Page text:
Ever wonder why you get glares from Steve every time you pass his cubicle? Maybe you accidentally ate his last microwave dinner in the fridge, or maybe your emails are getting on his very last nerve. We all have some bad email habits, but they can get really old to your co-workers Avoid these six things and you’ll have better luck at staying on Steve’s good side.
6 Bad Email Habits Everyone is Annoyed By
You reply all to everything.
Just because everyone received the same email does NOT mean everyone has to see everyone else’s responses. As if my inbox wasn’t already full of pointless emails, somehow you think that 30 new “Thank you” messages to a “There are cookies in the break room” is necessary and worth my time? WHY? Sure, sometimes you do need to reply all, that’s why the option is available.
Rule of Thumb – Here’s how to know if you should reply all to an email I’m on: If it does not directly pertain to me, don’t send let it end up in my email.
Are we texting? No. Don’t let emoticons end up in your email. Just because you added a smiley face doesn’t make the email any nicer or funnier. Most often it will come across as awkward and unprofessional.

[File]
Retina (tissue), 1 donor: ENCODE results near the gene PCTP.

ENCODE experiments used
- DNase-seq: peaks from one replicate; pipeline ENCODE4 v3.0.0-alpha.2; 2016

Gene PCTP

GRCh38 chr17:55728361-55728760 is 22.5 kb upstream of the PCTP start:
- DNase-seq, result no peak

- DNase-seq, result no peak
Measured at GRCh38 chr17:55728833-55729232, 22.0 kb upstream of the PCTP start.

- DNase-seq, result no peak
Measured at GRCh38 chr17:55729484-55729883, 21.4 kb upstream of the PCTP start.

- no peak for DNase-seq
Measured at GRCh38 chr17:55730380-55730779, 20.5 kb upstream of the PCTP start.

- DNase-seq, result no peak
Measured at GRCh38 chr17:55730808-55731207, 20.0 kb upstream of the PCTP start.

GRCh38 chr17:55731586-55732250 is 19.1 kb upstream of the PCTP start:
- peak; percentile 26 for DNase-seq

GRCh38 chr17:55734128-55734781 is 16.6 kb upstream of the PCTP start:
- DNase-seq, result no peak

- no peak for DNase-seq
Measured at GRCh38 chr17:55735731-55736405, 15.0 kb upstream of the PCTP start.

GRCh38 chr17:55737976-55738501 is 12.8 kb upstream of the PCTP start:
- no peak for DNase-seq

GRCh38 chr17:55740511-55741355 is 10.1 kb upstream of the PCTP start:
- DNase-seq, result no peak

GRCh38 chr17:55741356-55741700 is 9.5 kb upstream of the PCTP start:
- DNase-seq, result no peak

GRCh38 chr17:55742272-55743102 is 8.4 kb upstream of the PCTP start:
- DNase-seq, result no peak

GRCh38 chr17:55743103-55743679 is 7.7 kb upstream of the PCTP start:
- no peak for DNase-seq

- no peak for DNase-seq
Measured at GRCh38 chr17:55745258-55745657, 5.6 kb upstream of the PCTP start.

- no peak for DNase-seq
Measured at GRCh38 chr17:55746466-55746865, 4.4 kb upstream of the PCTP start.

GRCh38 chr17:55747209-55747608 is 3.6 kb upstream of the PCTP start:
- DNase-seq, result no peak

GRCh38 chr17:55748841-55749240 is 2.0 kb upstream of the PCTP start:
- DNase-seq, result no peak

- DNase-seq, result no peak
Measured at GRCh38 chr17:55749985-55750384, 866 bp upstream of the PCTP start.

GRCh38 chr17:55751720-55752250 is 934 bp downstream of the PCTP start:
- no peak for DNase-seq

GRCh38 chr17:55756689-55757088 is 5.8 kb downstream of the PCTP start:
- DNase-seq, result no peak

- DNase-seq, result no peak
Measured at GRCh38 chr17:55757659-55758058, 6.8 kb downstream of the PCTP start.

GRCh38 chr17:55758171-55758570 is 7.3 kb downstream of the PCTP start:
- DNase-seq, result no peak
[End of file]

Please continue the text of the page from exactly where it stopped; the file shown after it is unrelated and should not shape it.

Rule of Thumb – Unless you are completely sure the context is suitable, do not use emoticons.
Using all caps.
Everyone knows all caps is the email equivalent of shouting (you did know that right?). Sure, we all want to shout at our coworkers from time to time, but it is simply unacceptable and comes off very condescending.
Rule of Thumb – Unless your keyboard is broken, don’t use all caps.
CC’ing the boss.
CC’ing the boss comes across as hostile and it can make people feel like they’re being micro managed. Even if you’re trying to hold someone accountable, this method doesn’t work at all. Save your emails, make sure you have record of the task, but don’t try to get your boss to babysit the situation.
Rule of Thumb – Only CC the boss when they need to know relevant information or when they specifically ask to be included in the conversation.
Being passive aggressive in your email.
I get it, it’s a lot easier to say things over email than in person. But being passive aggressive via email can cause tension, especially because tone doesn’t really translate over text.
Rule of Thumb – If you have a problem with a coworker that you need to resolve, do it in person.
Just like all caps, excessive highlighting and bolding comes across as abrasive it emails. In some cases it can be useful, especially for people that scan their emails for important info.
Rule of Thumb – Only highlight or bold things that will help the reader understand and sort through the email more efficiently.
What bad email habits drive you crazy? Tell us in the comments.